The president of Western Washington University (WWU), Dr. Sabah Randhawa, has announced in a Campus Advisory (see email below) that the winter quarter beginning on January 5th will be structured very much like the present quarter. In essence, face to face classes will be very limited as will campus dormitory space. From Dr. Randhawa’s October 16th message to the campus community:
“One change is that Winter Quarter will start under a primarily remote schedule on Jan. 5, our originally scheduled start date. However, those classes that are scheduled for face-to-face or hybrid delivery will be held remotely between Jan. 5 and Jan.11, after which they will move to face-to-face or hybrid instruction. This will accommodate for the testing of all students returning to either campus residences and/or face-to-face classes or other on campus presence (e.g. athletics, student employment) after the long holiday break. We believe that ensuring this testing upon return from remote locations will continue to contribute to the low positivity rate we have currently experienced, which is well below those of our county or other parts of the state. Our primary goal is to identify positive tests early and to isolate/quarantine those affected as quickly as possible upon return to an on-campus presence. More information also will be sent out soon about testing for employees working on campus.”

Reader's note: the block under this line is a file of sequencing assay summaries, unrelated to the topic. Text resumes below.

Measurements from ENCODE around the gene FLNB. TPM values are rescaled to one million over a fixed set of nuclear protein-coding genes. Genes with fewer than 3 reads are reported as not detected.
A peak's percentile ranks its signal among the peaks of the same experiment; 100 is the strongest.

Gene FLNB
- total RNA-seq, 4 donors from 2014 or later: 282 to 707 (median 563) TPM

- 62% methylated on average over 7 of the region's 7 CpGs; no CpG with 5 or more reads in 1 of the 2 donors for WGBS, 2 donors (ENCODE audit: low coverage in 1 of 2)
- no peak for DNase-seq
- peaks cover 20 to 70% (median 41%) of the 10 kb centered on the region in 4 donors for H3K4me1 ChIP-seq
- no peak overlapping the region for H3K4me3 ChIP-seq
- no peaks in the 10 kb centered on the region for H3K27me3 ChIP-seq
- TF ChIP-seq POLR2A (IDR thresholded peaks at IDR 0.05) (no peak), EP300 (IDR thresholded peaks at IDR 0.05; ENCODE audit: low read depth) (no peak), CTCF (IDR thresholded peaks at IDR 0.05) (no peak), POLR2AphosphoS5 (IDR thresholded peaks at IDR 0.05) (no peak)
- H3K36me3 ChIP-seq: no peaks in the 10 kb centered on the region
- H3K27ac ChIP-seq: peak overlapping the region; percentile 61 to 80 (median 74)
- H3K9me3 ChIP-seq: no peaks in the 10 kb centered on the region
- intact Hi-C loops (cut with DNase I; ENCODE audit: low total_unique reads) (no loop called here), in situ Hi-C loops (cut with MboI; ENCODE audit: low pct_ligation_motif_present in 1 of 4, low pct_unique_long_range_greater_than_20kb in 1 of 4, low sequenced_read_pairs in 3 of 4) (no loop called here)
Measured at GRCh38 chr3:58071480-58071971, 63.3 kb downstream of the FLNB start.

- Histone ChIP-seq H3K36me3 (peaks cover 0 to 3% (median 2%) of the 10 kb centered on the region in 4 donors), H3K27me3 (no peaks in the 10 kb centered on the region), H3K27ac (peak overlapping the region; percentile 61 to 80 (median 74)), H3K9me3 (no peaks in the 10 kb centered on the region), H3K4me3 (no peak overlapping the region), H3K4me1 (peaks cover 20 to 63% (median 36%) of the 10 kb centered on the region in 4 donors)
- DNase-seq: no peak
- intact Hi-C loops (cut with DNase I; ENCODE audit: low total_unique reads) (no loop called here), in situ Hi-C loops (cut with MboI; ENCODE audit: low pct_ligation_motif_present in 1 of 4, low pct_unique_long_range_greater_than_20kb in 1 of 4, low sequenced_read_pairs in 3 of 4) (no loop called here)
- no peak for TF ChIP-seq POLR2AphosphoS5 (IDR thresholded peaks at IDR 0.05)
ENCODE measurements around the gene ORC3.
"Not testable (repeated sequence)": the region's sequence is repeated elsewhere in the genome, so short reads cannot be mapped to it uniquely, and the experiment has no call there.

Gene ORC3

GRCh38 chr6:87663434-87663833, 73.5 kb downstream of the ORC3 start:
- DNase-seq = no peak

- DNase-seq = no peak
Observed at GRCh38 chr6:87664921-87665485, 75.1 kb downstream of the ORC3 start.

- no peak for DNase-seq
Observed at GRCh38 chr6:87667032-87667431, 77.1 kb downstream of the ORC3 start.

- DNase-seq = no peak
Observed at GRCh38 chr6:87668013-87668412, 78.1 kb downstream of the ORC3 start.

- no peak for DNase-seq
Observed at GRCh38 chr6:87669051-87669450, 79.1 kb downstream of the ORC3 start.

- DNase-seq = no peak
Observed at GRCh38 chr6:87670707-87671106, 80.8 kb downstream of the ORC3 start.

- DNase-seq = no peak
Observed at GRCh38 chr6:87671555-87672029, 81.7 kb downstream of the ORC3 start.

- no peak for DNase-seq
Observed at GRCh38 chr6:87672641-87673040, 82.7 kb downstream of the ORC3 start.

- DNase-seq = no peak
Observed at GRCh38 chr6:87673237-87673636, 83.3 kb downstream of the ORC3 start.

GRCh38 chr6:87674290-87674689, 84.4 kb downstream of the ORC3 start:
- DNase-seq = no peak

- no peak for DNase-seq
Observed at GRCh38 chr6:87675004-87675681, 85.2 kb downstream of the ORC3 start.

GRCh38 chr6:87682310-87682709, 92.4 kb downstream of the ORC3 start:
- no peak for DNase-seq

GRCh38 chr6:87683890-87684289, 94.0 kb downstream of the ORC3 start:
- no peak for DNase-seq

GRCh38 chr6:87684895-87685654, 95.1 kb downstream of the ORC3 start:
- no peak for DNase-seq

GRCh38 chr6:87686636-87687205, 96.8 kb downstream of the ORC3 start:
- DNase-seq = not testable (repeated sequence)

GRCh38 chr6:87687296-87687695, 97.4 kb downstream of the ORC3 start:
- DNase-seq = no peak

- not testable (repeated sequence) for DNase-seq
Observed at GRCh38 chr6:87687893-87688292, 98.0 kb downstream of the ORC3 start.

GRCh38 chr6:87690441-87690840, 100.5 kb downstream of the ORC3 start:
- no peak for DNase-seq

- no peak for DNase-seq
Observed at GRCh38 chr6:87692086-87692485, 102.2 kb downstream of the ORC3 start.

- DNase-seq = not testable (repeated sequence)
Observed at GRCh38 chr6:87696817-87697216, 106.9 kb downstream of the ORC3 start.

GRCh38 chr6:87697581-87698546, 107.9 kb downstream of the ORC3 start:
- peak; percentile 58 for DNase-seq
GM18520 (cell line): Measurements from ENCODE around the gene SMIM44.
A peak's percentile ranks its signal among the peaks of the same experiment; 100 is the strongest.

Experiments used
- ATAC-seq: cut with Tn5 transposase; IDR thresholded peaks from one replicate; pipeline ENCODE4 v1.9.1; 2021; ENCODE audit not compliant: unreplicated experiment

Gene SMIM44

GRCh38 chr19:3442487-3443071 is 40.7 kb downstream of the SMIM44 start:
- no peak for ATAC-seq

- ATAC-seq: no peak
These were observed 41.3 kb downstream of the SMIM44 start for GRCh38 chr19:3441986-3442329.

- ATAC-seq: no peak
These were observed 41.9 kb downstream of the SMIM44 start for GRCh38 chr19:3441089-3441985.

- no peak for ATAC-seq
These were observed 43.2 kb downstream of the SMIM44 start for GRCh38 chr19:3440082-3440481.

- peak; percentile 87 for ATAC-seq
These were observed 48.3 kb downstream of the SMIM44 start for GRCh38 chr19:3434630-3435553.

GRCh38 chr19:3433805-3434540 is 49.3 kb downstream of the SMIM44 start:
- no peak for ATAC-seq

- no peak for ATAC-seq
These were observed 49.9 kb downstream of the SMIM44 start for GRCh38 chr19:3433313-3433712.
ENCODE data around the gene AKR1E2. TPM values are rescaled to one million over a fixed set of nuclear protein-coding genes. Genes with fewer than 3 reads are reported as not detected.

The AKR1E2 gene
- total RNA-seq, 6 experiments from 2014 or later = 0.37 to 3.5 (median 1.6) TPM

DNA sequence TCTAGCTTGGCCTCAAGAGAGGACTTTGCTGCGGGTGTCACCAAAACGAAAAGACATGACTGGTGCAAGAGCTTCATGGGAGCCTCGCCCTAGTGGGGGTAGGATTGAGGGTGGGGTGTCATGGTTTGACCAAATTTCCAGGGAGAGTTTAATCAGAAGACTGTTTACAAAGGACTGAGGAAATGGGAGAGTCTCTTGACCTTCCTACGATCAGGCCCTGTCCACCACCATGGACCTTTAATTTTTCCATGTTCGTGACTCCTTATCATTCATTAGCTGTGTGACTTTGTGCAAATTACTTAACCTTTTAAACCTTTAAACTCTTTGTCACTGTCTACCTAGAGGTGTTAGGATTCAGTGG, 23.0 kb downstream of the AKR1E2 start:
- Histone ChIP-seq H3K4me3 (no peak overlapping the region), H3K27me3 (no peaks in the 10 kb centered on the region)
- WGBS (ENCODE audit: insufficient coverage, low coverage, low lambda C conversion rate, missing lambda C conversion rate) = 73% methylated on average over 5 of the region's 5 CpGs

The seriously crafted opening plans for the fall quarter in September seem to have paid off as only four students have tested positive through the WWU system since September 15th. Remarkable, in that over 4,300 students have been tested during the period. Consequently, less than 2% of the quarantine dorm space set aside for COVID-positive students has been used to date.
Unlike some disastrous university openings across the country, WWU is operating well given the circumstances. Students will not return to campus after the Thanksgiving holiday, which will avoid at least one unnecessary round trip travel by students with its potential to spread the virus. Unless some unknown virus spreader events are taking place off-campus, Bellingham will have dodged an increase in infections since WWU’s fall start.